Embracing Misery

AJWs TaproomEarlier this week I received an email from one of the athletes I am working with in his run up to Western States in June. In his email he asked a perfectly reasonable question, “What is the reason for doing speedwork, tempo runs, and hill repeats when training for long ultras like Western States?”

In my response I simply sent along several resources, some of which are from this very website, to support the physical and physiological benefits of such work. In general, my training program has, for years, focused on tempo runs, speed workouts, and hill-repeat sessions to complement long, race-specific endurance workouts. It’s been a good formula for me and I think for others, as well.

As I have reflected on the response, however, and thought more holistically about the idea behind such workouts, I realize that, for me, in addition to the physiological benefits of these workouts, I have learned much more from the mental and emotional impact of these training sessions.

You see, for me, after a couple decades running ultras, it is the mental and emotional wear and tear that most intrigues me. While we all go into 100-mile races hoping for the best, the truth is, over the 14 to 48 hours it takes us to complete these things, we often go into a state of prolonged misery. It’s just part of the deal. And, I believe that accepting and even embracing that misery is essential to success and, particularly, longevity in the sport.

In my experience, there is really no substitute for running 100 miles. There is no way to mimic the pain and suffering that is likely to ensue in a race that length in any other way than to simply do it. However, hard training, through prolonged tempo runs, intervals on the track, and intense hill repeats (both up and down), train the mind and the heart to withstand the mental anguish that inevitably ensues around mile 78 of a 100 miler. Tasting blood in the mouth, feeling your arms go numb, and accepting the virtual piano on your back during lap three of a mile repeat simply hardens your head. And, suffice it to say, the most successful 100-mile runners I know are very hard-headed, regardless of how fast or slow they are.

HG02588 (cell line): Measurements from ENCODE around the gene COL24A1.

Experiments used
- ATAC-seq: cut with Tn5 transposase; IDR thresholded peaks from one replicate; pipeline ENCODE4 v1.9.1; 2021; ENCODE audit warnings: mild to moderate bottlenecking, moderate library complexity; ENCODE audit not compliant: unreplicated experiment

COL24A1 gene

The formula, of course, is not a simple one. Many of us take to the sport to enjoy the beauty and serenity of nature. To share in the joy of the outdoors with others and perhaps enjoy long, leisurely runs in the mountains with friends. That’s all good. However, to hone in on what it takes to be fully prepared for what 100 miles will throw your way, you must do more. And, in the end, isn’t the desire to do more what brought us to the sport in the first place?

Bottoms up!

Abita Brewing Company Purple HazeAJW’s Beer of the Week

This week’s Beer of the Week comes from Abita Brewing Company in Abita Springs, Louisiana. Their Purple Haze lager is a fruit beer (they add raspberries) that really tastes complex and full in spite of the fruit. So many fruit beers are dominated by the fruit that it is refreshing to find one that is balanced, complex, and fun to drink.